Expo Line: temporary service disruption

Riders: This service alert was just issued a few minutes ago. If you are planning on using the Expo Line early Friday, the best place to get up-to-date information is Metro’s Twitter feed featuring service alerts or Metro’s Facebook page.

Temporary Service Suspension btwn Jefferson/USC-7th/Metro

Affected Line: Metro Expo Line
Effective Dates: Thursday, April 4, 2013 — Friday, April 5, 2013
Station: 23rd St, Pico, 7th/Metro

Description

As of 11:30pm Thursday, Metro Expo Line has been suspended between Jefferson/USC and 7th St/Metro Ctr due to major damage to an overhead power pole caused by an unrelated auto accident.  This disruption is expected to continue into Friday due to the extent of the damage.  Initial reports are the car sheared the pole foundation bolts and crews may not be able to put a pole up in time for Friday morning service due to the foundation not being salvageable.

  • Due to limited railcars available west of the incident location, Expo Line btwn Culver City and Jefferson/USC will run approx every 20 min with 2-car trains until further notice
  • Bus shuttles will then serve Jefferson/USC, 23rd St and Pico
  • Please expect delays up to 40 min and consider using alternate bus lines to complete your trip
  • Updates will be provided here at the top of the page

7 thoughts on “Expo Line: temporary service disruption

  1. Actually, trains are running from Expo/USC station. No trains are rubbing to Jefferson/USC. Bus bridge from Pico Station took us directly to Expo/USC Station where trains are heading back in westbound direction.

  2. Another delay on the Expo Line?? This line should have been built as an Elevated railway or underground… The Expo train stops too often between USC and downtown and Culver City, service must be up in time for by 5am Friday for Friday morning commuters to downtown!! I will not ride the line if there’re so many delays… Thank You

    • Hi Lance;

      They were able to perform emergency repairs and get the line running for the morning rush hour. A wrong-way car hit a pole holding up overhead wire — an unusual accident. The line was built at street level to help save money. Some of the frequent stops are due to traffic signals, some the proximity of stations — in particular USC/Expo Park and Vermont and Farmdale and La Brea.

      Steve Hymon
      Editor, The Source

  3. Hi Lance, I ride the Expo line every morning and evening. It is very fast and efficient. The trains go faster than the street traffic. The trains are comfortable and I can relax and read. Can’t wait until Expo goes all the way to the ocean! This is the best thing that ever happened for me in my 23 years of commuting this route!

  4. I think that the Expo Line is great. Obviously, underground heavy rail is best, followed by grade-separated light rail. But sharing streets with autos is better than nothing. I grew up in Cincinnati and two of the tragedies in my hometown’s history were when the planned subway along the line of the route of the Miami/Erie Canal was cancelled between the World Wars; and when the streetcars and Mount Adams incline were abolished in favor of exclusive reliance upon buses. My parents would talk about the streetcar and point out the openings to the abandoned subway tunnel along I-75, but for me I could only dream while waiting in traffic jam, or hoping that the Queen City Metro bus wopuld not be too late.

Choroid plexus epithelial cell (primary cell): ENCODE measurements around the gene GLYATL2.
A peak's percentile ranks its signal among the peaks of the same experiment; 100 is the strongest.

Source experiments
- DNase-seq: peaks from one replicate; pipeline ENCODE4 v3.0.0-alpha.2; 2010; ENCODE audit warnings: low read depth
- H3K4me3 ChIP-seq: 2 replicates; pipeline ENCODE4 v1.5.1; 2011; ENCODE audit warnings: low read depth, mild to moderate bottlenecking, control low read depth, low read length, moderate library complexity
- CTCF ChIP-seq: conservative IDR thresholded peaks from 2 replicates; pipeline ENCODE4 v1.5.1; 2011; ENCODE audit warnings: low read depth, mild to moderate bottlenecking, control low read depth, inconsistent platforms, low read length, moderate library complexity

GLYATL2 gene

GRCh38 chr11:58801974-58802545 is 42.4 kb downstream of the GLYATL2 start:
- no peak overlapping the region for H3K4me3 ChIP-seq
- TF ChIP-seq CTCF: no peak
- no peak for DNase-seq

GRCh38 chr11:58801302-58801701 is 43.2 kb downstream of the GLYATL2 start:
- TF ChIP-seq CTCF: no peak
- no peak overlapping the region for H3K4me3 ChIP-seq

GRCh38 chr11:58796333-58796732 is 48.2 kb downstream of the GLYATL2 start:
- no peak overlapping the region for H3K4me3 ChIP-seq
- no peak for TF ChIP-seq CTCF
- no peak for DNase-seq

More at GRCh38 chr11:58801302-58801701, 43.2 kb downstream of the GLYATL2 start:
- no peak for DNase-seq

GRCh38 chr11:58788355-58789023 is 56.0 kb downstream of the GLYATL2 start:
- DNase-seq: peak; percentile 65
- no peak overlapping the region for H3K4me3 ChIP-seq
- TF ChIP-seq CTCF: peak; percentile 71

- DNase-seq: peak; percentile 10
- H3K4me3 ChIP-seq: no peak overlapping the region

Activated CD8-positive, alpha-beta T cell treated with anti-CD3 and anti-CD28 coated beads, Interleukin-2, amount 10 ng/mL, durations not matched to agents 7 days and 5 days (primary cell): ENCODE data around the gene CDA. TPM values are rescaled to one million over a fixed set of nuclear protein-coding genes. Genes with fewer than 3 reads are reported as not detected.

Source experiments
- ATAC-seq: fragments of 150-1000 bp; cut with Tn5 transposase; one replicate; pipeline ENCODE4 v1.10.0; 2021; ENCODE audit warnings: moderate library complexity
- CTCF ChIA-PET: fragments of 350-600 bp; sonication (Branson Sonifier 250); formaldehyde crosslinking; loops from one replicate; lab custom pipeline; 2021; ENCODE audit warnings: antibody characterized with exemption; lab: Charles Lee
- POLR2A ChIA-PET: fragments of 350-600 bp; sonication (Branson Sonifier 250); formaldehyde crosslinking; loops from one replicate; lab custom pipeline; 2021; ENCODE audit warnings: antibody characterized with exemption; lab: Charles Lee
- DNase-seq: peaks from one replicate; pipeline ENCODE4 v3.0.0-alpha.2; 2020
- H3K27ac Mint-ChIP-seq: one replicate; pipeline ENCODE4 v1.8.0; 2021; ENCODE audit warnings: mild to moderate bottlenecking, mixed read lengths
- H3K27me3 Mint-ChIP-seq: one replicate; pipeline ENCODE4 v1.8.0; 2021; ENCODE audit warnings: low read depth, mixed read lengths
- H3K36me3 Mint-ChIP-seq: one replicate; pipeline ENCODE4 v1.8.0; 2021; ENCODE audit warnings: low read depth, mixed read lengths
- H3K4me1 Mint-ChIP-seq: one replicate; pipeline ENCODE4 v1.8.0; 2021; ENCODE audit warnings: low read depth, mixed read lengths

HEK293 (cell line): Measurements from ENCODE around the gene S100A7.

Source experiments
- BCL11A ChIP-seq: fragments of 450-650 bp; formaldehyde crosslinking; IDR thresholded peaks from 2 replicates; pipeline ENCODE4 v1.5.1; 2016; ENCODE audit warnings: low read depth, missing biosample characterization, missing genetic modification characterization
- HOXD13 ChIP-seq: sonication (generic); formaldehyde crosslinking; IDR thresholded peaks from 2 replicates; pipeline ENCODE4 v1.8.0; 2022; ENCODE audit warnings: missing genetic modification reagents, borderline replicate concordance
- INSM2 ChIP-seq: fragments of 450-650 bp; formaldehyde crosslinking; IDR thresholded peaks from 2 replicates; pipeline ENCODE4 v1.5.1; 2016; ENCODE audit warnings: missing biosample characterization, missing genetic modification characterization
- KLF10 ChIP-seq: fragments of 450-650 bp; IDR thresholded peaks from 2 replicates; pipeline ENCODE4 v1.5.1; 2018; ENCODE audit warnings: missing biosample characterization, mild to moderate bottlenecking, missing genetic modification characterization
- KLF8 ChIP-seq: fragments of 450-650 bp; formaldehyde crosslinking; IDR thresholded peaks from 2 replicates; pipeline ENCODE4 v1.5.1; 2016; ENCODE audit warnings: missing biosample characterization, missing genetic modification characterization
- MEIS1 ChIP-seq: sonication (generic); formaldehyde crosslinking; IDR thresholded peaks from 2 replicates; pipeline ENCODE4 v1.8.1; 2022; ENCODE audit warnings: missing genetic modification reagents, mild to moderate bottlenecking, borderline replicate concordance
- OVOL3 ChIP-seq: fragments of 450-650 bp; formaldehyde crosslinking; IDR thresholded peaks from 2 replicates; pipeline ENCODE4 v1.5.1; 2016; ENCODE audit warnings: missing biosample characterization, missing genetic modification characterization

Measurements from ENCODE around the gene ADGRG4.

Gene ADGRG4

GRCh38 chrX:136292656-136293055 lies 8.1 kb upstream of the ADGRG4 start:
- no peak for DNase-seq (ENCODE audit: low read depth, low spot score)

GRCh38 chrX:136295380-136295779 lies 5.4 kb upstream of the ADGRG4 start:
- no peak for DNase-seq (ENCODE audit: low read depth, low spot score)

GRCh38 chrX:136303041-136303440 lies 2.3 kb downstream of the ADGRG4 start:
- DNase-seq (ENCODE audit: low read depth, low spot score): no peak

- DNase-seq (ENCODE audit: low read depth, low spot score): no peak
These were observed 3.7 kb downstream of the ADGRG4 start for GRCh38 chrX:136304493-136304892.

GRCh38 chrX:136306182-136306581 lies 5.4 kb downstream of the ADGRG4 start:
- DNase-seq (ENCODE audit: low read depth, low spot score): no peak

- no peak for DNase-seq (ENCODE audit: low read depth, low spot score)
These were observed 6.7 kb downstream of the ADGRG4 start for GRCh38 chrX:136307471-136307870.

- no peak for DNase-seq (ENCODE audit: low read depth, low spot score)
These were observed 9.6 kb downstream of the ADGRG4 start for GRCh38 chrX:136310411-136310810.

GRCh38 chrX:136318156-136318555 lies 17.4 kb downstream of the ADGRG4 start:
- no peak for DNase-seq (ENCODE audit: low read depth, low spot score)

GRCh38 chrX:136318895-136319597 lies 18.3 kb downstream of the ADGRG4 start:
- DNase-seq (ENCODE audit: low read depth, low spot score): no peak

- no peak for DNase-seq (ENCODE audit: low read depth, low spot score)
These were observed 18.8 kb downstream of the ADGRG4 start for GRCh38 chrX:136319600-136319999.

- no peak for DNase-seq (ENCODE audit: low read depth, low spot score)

• Hi Mike;

      Couldn’t agree with you more about my hometown’s decision regarding the Central Parkway subway and the inclines. Look at Pittsburgh — they saved their inclines and now they’re iconic. I’m hoping the planned streetcar helps revive Cincy’s downtown, which still has quite a few lovely old buildings.

      In the meantime, go Reds and go Bengals! At least Cincy has a baseball and football stadium that are easy to walk to from downtown proper unlike a certain city I’m looking at outside the MTA building’s windows right now.

      Cincinnatily yours,

      Steve Hymon
      Editor, The Source

  5. I agree with Lance. What ever happened our nation’s ability to long term planning and vision with respect to public transit infrastructure? In the 1968 there were amazing plans to build rapid transit trains like the current purple and blue line along four to five major corridors across the county. They would have run in exclusive right-of-ways in both subway, at-grade, and elevated viaducts. This system would have rivaled BART in the Bay Area. Here is that plan from 1968; it makes me so sad what we could have had: http://libraryarchives.metro.net/DPGTL/scrtd/1968_final_report.pdf

    How come I feel like we’ve regressed by building more light rail, which almost always ends up being slower than heavy rail (with the exception of the Metro Green Line) due to running in mixed traffic. How come we’ve given up on trying to build a system that uses heavy rail with exclusive right-of-ways?

    I love the Metro and I hope a round two Measure J proposal can come out on a future ballot, but can we just work to build more lines like that of the Purple and Red Lines? Can we at least build light rail lines so that they can at a future date be upgraded to heavy rail? We need to focus on improving speeds on all the lines. I feel so embarrassed when I show friends from Asia our Metro system as they’re flummoxed by our inability to build a world class rapid transit system and instead implement slow light rail lines.

Comments are closed.